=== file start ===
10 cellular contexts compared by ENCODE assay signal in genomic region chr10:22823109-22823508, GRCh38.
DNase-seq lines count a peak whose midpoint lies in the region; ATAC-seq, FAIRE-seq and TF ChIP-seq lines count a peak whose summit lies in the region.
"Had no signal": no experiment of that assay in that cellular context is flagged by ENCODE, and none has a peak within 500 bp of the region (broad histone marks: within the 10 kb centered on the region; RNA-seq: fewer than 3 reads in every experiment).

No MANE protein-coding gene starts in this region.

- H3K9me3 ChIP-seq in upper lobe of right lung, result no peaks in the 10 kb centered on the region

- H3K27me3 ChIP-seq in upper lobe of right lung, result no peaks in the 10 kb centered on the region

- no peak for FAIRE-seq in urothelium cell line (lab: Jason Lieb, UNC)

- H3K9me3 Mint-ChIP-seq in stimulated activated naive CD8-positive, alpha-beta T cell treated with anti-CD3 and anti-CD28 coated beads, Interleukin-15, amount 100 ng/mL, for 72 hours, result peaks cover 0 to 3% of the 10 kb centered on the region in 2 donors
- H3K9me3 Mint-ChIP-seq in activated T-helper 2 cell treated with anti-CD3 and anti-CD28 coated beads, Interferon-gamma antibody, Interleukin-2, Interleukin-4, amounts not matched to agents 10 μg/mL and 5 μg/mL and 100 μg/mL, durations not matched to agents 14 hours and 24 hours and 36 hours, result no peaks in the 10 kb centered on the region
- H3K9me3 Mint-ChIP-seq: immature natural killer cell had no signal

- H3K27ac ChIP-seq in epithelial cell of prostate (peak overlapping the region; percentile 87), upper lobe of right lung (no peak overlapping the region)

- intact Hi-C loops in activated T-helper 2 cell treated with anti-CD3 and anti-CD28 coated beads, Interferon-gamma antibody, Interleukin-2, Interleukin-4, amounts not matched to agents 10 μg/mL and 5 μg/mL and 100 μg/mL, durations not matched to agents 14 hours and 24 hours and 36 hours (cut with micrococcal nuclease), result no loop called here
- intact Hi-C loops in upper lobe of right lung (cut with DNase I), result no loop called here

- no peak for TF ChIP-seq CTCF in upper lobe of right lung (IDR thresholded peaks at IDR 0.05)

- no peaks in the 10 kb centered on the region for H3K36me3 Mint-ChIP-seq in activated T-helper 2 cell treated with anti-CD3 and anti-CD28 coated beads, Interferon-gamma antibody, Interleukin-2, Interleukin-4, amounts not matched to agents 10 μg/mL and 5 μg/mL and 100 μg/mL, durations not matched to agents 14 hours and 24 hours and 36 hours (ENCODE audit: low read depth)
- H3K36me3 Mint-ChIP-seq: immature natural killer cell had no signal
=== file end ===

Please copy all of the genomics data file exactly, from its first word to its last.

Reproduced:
10 cellular contexts compared by ENCODE assay signal in genomic region chr10:22823109-22823508, GRCh38.
DNase-seq lines count a peak whose midpoint lies in the region; ATAC-seq, FAIRE-seq and TF ChIP-seq lines count a peak whose summit lies in the region.
"Had no signal": no experiment of that assay in that cellular context is flagged by ENCODE, and none has a peak within 500 bp of the region (broad histone marks: within the 10 kb centered on the region; RNA-seq: fewer than 3 reads in every experiment).

No MANE protein-coding gene starts in this region.

- H3K9me3 ChIP-seq in upper lobe of right lung, result no peaks in the 10 kb centered on the region

- H3K27me3 ChIP-seq in upper lobe of right lung, result no peaks in the 10 kb centered on the region

- no peak for FAIRE-seq in urothelium cell line (lab: Jason Lieb, UNC)

- H3K9me3 Mint-ChIP-seq in stimulated activated naive CD8-positive, alpha-beta T cell treated with anti-CD3 and anti-CD28 coated beads, Interleukin-15, amount 100 ng/mL, for 72 hours, result peaks cover 0 to 3% of the 10 kb centered on the region in 2 donors
- H3K9me3 Mint-ChIP-seq in activated T-helper 2 cell treated with anti-CD3 and anti-CD28 coated beads, Interferon-gamma antibody, Interleukin-2, Interleukin-4, amounts not matched to agents 10 μg/mL and 5 μg/mL and 100 μg/mL, durations not matched to agents 14 hours and 24 hours and 36 hours, result no peaks in the 10 kb centered on the region
- H3K9me3 Mint-ChIP-seq: immature natural killer cell had no signal

- H3K27ac ChIP-seq in epithelial cell of prostate (peak overlapping the region; percentile 87), upper lobe of right lung (no peak overlapping the region)

- intact Hi-C loops in activated T-helper 2 cell treated with anti-CD3 and anti-CD28 coated beads, Interferon-gamma antibody, Interleukin-2, Interleukin-4, amounts not matched to agents 10 μg/mL and 5 μg/mL and 100 μg/mL, durations not matched to agents 14 hours and 24 hours and 36 hours (cut with micrococcal nuclease), result no loop called here
- intact Hi-C loops in upper lobe of right lung (cut with DNase I), result no loop called here

- no peak for TF ChIP-seq CTCF in upper lobe of right lung (IDR thresholded peaks at IDR 0.05)

- no peaks in the 10 kb centered on the region for H3K36me3 Mint-ChIP-seq in activated T-helper 2 cell treated with anti-CD3 and anti-CD28 coated beads, Interferon-gamma antibody, Interleukin-2, Interleukin-4, amounts not matched to agents 10 μg/mL and 5 μg/mL and 100 μg/mL, durations not matched to agents 14 hours and 24 hours and 36 hours (ENCODE audit: low read depth)
- H3K36me3 Mint-ChIP-seq: immature natural killer cell had no signal